Multitasking overload

I just read the free (PDF) version of Leo Babauta's book Focus (available in various versions here). I also read this article by Nicolas Carr, the basic premise of which is that our brains can hold only so much information at once, so distractions physically overload us. These two items fell fortuitously across my reading vision, but hey, I'll go with it.

I used to be a disciple of the voluntary simplicity movement (see Duane Elgin's Voluntary Simplicity [Amazon link] and Timothy Miller's How to Want What You Have [Amazon link] for the two books that really influenced me). Partly it was out of necessity, because I was broke and had to live simply, but also this sort of thinking has always seemed like a good idea. I'm not consistent about it: I spend a crazy amount of time complicating my life with gadgets and productivity systems, but I just sort of accept that this a hobby for me, and as long as it's not compromising me financially or otherwise it's really not that bad of a vice. Otherwise, I do trend toward the "enough is enough" tenet. I wear clothes until they fall apart, I'm fine with my little roller-skate car, and I'm happily situated in my small, plain apartment. I don't need anything else.

However. I hadn't realized how much digital minutiae has stealthily intruded on my free time. I'm not even talking about rewarding minutiae like READING an e-mail or a Facebook update; I'm talking about the time spent fruitlessly checking all these sites for something that might be interesting. Also compelling was the novel idea that my e-mail inbox is someone else's to-do list for me. Seen in that light, it can freaking wait.

I'd already turned off most of the dings and boings from my phone because the thing sounded like a field of crickets. If someone calls me, it rings. It tells me if I have a voicemail. It tells me if I have a text message (because texts are typically my go-to communication units). Otherwise, nada. No bleeps or dings for e-mails, tweets, Facebook updates, or breaking news alerts. I don't even have e-mail pushed to my phone anymore, and the other services update silently. I look at my phone often enough that I'm not likely to miss anything vital. After I read Focus, I smothered my computers similarly. Growl = gone, dock and menubar notifiers = gone. I've been checking my e-mail 3 times a day unless I'm expecting something I want to see instantly and then refusing to look at it in between: this is a HUGE load off. I look at Facebook once or twice a day and then close the tab. There's no help for my Twitter addiction, so we won't discuss it. News feeds...I unsubscribed from a lot of them and have given myself permission not to have to look at every. Single. Item. If something truly important occurs, I'll find out. Probably on Twitter.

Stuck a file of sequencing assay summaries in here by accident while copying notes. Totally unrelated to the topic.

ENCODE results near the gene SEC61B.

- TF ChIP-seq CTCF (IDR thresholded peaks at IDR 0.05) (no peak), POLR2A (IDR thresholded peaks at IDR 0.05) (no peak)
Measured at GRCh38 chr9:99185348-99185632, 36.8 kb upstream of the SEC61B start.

Furthermore, I dimly recalled this idea of doing one thing at a time, a recommendation that has arisen from various angles throughout my life, and strangely it actually does improve my outlook. Shocking. I maybe have cut down to...two or three things at a time, but it's progress, not perfection. The point is that I even enjoy work a lot more if I just work when I'm there. That sounds ridiculous, but my head is a busy place, a bad neighborhood where I should rarely venture alone. I can be at work and simultaneously be planning the next week, worrying about the next 6 months, berating myself for the day before, which I can't change anyway, and pondering any number of esoteric and unrelated topics (should I buy a blue nose ring? when does the dog need his rabies shot? ...). My last few shifts I've gone to work and just worked. Then I came home and did not-work stuff. Then I tried and failed to sleep because of a hideous rhinovirus, but that's beside the point. I enjoyed my shifts a lot more because I was able to actually be around for them 100%. Ish.

These treatises crossed my path at a good time, that time being evidently when I was receptive to them. Simplicity can be about things, but I'm focused more currently on purposeful use of my time. Do I want to spend my free hour reading Facebook updates or a novel? If Facebook, fine, but I want it to be a more deliberate choice as opposed to the automatic squandering of my time I've fallen into over the last few years. If the novel, I won't be checking e-mails or Facebook anymore while I'm reading it.